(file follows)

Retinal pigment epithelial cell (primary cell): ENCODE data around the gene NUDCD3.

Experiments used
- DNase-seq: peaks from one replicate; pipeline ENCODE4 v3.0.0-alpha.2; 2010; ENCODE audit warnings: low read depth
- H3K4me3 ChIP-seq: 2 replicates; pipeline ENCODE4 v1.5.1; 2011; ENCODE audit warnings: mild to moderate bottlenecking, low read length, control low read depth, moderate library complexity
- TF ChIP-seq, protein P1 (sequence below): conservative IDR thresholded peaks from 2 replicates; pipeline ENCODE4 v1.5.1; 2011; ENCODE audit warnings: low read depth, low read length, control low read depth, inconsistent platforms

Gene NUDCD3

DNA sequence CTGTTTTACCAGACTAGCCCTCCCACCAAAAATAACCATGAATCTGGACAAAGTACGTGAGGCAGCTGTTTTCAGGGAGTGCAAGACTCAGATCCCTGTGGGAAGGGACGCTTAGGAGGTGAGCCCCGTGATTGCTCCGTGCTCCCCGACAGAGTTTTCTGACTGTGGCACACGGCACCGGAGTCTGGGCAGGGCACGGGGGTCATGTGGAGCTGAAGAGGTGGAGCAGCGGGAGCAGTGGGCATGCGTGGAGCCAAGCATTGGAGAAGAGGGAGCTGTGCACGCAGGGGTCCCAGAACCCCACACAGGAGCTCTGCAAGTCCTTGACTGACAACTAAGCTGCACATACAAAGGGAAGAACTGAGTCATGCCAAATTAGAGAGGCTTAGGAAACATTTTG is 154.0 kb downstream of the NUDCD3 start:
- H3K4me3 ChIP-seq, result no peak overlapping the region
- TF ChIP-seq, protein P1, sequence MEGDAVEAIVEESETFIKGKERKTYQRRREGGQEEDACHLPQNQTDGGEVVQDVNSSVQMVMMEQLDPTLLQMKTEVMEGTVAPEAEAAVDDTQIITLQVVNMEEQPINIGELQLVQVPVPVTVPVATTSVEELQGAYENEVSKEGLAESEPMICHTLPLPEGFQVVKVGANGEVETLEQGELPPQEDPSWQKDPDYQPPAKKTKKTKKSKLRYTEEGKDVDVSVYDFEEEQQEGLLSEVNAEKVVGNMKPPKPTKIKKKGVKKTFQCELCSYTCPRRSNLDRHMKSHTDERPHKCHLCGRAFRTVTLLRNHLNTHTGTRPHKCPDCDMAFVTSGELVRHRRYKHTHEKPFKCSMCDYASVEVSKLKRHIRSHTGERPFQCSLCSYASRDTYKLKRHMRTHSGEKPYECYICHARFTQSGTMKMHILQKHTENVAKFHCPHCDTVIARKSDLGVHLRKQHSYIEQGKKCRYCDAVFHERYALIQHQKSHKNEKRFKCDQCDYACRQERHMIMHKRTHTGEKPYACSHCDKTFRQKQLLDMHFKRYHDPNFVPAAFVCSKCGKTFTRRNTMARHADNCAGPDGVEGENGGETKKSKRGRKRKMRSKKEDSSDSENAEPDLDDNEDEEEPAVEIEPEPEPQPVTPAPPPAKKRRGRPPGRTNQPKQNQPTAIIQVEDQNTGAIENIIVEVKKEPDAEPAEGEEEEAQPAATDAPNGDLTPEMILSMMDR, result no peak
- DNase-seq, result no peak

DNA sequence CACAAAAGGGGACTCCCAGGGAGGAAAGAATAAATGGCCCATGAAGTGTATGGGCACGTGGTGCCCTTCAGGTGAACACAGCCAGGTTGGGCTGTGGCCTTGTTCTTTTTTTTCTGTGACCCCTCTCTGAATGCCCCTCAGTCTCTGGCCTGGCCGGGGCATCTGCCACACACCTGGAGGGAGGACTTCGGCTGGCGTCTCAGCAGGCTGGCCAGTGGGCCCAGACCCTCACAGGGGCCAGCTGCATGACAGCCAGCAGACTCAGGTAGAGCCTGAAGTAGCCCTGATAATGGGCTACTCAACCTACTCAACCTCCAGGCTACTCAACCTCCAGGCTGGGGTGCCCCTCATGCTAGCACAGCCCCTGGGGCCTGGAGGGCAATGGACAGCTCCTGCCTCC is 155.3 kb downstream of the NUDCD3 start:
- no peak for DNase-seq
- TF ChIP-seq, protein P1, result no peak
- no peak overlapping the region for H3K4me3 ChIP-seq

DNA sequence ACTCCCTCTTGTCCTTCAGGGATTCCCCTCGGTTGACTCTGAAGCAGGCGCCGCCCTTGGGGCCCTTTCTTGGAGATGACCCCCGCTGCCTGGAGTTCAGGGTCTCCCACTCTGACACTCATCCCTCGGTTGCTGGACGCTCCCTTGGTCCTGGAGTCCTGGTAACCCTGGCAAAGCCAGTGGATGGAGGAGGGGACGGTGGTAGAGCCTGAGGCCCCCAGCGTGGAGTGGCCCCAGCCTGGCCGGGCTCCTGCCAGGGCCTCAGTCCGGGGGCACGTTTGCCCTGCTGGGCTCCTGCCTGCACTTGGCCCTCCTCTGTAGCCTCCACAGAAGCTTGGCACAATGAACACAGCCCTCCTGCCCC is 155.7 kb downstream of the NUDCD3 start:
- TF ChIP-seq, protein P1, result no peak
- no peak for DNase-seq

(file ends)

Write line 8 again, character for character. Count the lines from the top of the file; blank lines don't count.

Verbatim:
- H3K4me3 ChIP-seq, result no peak overlapping the region